While you're frying up some eggs and bacon, we're cooking up something else: a way to celebrate today's food holiday.
Break out the wine because March 22 is Coq Au Vin Day!
If you've never indulged in this incredible French entrée, we truly feel for you, and there is no time like the present to cozy up to this true comfort dish.
The name, which means "rooster with wine," is a general name for a French braise of chicken cooked with wine, salt pork, mushrooms and potentially garlic. Although the recipe was not documented until after the beginning of the twentieth century, it is a known rustic dish with early origins. Some legends even trace it back to the days of Julius Caesar. Hail coq au vin!
Like beef bourguignon, the chicken is marinated in wine, seared in fat and simmered until it is nearly fall-apart tender. A bouquet garni, or bundle of herbs (salt, pepper, thyme, parsley and a bay leaf), is tossed in to add to the savory flavors of the simmering chicken and vegetables. To thicken the juices to an almost gravy-like consistency, a roux is started at the very beginning.
If you have any leftover French bread from yesterday, you'll want to use it to clean out every flavorful trace left in your bowl. Seriously folks, it's that good. Try an easier weeknight version of coq au vin for dinner. And oh, yes, this recipe includes bacon. You're welcome.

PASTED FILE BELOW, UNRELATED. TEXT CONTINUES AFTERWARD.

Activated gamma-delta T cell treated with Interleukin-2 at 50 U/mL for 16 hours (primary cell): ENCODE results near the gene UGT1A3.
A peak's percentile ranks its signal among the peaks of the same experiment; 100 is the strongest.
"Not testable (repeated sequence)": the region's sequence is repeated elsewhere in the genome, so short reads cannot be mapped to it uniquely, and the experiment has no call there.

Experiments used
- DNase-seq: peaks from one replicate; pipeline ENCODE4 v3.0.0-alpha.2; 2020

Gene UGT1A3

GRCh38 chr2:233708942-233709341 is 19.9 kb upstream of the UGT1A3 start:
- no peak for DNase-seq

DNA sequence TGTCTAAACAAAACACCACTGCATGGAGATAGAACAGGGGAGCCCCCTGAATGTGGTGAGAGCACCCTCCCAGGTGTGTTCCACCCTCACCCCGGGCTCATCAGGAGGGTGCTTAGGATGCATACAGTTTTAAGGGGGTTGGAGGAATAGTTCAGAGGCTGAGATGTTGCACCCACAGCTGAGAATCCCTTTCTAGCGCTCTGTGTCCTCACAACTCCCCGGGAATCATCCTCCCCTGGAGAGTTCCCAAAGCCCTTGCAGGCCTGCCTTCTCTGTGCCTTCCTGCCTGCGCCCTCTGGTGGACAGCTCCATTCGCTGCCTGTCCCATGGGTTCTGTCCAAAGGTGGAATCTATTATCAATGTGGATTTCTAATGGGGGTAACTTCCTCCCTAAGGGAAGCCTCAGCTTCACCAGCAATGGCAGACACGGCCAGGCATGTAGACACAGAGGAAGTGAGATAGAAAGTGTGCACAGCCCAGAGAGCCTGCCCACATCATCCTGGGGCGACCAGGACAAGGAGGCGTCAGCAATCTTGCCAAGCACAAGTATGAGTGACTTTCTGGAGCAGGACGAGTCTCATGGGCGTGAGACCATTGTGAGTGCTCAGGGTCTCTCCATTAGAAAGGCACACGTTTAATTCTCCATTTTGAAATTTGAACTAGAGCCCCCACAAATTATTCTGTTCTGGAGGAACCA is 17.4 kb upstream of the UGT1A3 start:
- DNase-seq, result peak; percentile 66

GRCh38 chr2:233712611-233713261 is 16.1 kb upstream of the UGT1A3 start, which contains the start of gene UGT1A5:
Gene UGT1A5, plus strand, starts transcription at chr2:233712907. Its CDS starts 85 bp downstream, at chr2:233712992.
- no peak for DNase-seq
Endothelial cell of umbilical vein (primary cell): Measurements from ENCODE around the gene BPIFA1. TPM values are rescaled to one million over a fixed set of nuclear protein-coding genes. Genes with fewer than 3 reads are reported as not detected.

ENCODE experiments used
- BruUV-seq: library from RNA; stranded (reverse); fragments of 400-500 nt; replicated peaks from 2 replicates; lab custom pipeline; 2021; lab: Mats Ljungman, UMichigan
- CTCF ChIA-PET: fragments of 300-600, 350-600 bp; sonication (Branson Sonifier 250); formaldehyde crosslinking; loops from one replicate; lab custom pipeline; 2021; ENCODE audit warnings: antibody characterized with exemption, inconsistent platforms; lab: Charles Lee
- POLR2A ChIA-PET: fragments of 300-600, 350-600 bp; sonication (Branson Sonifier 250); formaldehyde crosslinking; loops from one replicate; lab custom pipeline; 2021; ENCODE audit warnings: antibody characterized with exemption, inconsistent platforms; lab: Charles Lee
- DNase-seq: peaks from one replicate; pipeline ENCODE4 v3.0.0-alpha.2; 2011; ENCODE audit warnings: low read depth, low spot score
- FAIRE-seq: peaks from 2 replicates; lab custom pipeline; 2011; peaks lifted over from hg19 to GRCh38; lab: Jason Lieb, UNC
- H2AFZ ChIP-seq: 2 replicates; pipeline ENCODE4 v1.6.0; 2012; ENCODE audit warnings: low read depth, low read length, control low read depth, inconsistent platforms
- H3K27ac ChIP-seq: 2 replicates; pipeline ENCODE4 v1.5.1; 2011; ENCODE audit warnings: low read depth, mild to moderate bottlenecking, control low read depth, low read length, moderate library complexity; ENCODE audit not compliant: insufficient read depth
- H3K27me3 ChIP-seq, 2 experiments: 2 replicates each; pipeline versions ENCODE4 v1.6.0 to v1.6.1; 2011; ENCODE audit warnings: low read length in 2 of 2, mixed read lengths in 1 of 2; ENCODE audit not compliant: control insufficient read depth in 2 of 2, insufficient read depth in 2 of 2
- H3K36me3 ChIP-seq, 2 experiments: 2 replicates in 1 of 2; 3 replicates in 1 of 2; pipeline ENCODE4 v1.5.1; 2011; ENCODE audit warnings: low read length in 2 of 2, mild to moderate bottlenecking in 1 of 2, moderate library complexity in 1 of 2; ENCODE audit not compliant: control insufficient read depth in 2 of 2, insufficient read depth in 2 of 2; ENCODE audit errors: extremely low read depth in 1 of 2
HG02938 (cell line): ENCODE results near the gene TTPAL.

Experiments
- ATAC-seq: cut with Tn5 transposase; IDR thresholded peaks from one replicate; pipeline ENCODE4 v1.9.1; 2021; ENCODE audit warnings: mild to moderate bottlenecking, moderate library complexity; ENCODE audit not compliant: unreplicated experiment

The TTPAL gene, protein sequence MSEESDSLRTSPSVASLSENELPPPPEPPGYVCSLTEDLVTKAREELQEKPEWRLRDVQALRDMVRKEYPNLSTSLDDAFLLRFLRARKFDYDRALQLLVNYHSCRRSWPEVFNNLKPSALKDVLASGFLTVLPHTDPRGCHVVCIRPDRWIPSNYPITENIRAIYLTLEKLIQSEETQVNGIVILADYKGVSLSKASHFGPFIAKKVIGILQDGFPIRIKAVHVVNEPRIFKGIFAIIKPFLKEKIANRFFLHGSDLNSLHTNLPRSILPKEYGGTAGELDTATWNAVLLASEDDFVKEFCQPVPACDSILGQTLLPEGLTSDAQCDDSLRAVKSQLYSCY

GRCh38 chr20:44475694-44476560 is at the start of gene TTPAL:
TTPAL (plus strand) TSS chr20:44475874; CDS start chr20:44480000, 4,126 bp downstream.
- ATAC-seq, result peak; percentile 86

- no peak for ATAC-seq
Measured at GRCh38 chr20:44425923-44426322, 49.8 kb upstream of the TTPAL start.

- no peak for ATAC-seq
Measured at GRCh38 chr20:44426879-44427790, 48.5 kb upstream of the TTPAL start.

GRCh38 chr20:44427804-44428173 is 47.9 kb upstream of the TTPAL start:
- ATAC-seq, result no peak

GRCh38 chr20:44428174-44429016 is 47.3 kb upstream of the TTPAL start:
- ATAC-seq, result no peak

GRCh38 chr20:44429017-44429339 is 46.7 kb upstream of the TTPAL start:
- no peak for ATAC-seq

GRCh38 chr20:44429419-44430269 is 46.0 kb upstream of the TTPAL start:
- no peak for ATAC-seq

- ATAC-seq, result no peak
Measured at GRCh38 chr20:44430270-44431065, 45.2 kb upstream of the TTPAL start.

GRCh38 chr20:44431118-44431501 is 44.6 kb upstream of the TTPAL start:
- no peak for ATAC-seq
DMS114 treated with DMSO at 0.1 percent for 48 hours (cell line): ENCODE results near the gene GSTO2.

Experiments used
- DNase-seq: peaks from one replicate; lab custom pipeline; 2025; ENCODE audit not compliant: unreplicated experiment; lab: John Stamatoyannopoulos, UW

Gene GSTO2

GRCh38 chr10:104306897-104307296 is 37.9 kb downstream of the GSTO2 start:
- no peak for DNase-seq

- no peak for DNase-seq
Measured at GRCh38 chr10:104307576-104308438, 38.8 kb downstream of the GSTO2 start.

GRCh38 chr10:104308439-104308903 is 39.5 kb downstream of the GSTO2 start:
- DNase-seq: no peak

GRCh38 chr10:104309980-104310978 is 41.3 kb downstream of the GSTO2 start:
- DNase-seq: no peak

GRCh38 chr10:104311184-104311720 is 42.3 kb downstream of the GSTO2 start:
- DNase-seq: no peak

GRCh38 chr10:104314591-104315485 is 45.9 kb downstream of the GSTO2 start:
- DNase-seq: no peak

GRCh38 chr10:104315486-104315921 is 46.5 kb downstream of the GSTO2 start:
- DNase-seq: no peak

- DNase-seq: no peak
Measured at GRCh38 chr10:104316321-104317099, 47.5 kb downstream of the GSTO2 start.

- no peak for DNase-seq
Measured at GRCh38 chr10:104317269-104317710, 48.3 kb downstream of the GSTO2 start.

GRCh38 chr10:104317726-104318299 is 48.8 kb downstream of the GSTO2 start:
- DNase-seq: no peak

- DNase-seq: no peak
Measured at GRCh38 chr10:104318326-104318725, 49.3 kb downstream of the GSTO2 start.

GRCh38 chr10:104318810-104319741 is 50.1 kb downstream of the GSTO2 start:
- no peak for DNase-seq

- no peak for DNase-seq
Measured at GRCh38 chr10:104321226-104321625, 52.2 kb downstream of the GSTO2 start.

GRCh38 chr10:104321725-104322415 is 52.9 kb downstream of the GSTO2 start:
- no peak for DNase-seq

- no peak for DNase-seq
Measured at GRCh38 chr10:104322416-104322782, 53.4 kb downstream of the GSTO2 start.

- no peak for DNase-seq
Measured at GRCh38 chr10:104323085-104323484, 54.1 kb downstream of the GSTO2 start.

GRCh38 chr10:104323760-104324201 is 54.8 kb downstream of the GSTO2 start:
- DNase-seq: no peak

I want the recipe for the dish pictured in the article. That looks amazing!
Salt pork, EEWWWW. Stale, oversalted fatback good for a day's worth of heartburn. Better a mix of virgin olive oil and fancy butter, finely diced Serrano ham if you must, all in moderation.
The origins of this recipe – simple peasant food – suggests using...whatever you want or have on hand. I normally use home made bacon as the pork component.
I've never known salt pork to be stale. It can certainly be overpoweringly salty, but it's meant to be simmered in water before use to draw off much of the salt.
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